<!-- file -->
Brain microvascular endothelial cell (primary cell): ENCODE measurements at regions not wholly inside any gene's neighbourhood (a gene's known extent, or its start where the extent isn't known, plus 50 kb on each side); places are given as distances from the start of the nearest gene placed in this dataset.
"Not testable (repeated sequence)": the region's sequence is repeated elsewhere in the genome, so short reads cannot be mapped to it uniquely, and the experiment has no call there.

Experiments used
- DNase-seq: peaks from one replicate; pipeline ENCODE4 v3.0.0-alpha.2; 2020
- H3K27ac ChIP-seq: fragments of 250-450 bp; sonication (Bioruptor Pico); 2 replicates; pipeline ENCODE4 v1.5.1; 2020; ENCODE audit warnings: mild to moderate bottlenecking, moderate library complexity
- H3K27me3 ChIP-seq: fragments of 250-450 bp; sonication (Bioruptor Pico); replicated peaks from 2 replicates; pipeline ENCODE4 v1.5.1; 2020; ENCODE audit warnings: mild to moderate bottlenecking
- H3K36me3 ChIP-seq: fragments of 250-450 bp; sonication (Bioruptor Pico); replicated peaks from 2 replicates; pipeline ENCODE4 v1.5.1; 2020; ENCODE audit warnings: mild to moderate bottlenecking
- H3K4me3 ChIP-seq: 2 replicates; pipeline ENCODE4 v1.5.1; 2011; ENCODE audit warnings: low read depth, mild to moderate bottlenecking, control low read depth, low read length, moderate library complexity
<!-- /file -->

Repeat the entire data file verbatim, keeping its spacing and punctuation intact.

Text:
Brain microvascular endothelial cell (primary cell): ENCODE measurements at regions not wholly inside any gene's neighbourhood (a gene's known extent, or its start where the extent isn't known, plus 50 kb on each side); places are given as distances from the start of the nearest gene placed in this dataset.
"Not testable (repeated sequence)": the region's sequence is repeated elsewhere in the genome, so short reads cannot be mapped to it uniquely, and the experiment has no call there.

Experiments used
- DNase-seq: peaks from one replicate; pipeline ENCODE4 v3.0.0-alpha.2; 2020
- H3K27ac ChIP-seq: fragments of 250-450 bp; sonication (Bioruptor Pico); 2 replicates; pipeline ENCODE4 v1.5.1; 2020; ENCODE audit warnings: mild to moderate bottlenecking, moderate library complexity
- H3K27me3 ChIP-seq: fragments of 250-450 bp; sonication (Bioruptor Pico); replicated peaks from 2 replicates; pipeline ENCODE4 v1.5.1; 2020; ENCODE audit warnings: mild to moderate bottlenecking
- H3K36me3 ChIP-seq: fragments of 250-450 bp; sonication (Bioruptor Pico); replicated peaks from 2 replicates; pipeline ENCODE4 v1.5.1; 2020; ENCODE audit warnings: mild to moderate bottlenecking
- H3K4me3 ChIP-seq: 2 replicates; pipeline ENCODE4 v1.5.1; 2011; ENCODE audit warnings: low read depth, mild to moderate bottlenecking, control low read depth, low read length, moderate library complexity